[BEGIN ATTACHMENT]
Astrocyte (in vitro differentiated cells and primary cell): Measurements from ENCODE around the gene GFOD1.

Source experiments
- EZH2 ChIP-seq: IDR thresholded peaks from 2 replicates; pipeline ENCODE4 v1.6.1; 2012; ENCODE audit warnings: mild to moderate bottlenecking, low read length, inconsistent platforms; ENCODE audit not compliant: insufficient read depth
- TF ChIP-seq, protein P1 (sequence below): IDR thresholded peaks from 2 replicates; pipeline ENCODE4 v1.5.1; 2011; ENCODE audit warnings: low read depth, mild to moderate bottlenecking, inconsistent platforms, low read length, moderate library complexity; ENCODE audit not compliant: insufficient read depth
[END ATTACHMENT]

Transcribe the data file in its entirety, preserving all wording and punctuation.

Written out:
Astrocyte (in vitro differentiated cells and primary cell): Measurements from ENCODE around the gene GFOD1.

Source experiments
- EZH2 ChIP-seq: IDR thresholded peaks from 2 replicates; pipeline ENCODE4 v1.6.1; 2012; ENCODE audit warnings: mild to moderate bottlenecking, low read length, inconsistent platforms; ENCODE audit not compliant: insufficient read depth
- TF ChIP-seq, protein P1 (sequence below): IDR thresholded peaks from 2 replicates; pipeline ENCODE4 v1.5.1; 2011; ENCODE audit warnings: low read depth, mild to moderate bottlenecking, inconsistent platforms, low read length, moderate library complexity; ENCODE audit not compliant: insufficient read depth